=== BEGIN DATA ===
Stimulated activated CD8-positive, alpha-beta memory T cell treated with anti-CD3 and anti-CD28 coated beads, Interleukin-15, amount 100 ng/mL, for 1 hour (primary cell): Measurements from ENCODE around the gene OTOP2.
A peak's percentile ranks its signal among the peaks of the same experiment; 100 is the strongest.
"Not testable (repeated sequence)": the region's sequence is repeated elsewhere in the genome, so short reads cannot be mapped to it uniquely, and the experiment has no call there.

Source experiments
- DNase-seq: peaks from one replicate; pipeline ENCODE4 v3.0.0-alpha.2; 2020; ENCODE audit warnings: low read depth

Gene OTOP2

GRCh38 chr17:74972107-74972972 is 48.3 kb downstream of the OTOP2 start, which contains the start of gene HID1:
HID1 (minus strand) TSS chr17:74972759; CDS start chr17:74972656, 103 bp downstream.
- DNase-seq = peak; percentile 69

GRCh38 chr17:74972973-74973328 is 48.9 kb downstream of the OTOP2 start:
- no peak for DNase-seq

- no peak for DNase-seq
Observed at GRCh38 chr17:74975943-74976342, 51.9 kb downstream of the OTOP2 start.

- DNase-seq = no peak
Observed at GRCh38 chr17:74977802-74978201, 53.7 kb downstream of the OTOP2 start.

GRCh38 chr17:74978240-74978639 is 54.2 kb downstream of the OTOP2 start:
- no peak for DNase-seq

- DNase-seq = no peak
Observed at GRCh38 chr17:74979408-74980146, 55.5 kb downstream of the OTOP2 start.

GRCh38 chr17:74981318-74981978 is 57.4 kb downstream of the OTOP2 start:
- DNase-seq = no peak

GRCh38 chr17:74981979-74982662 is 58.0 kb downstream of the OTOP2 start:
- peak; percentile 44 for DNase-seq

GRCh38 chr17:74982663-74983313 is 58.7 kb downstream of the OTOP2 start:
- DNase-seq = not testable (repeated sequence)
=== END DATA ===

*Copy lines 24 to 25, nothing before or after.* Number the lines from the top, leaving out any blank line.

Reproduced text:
GRCh38 chr17:74982663-74983313 is 58.7 kb downstream of the OTOP2 start:
- DNase-seq = not testable (repeated sequence)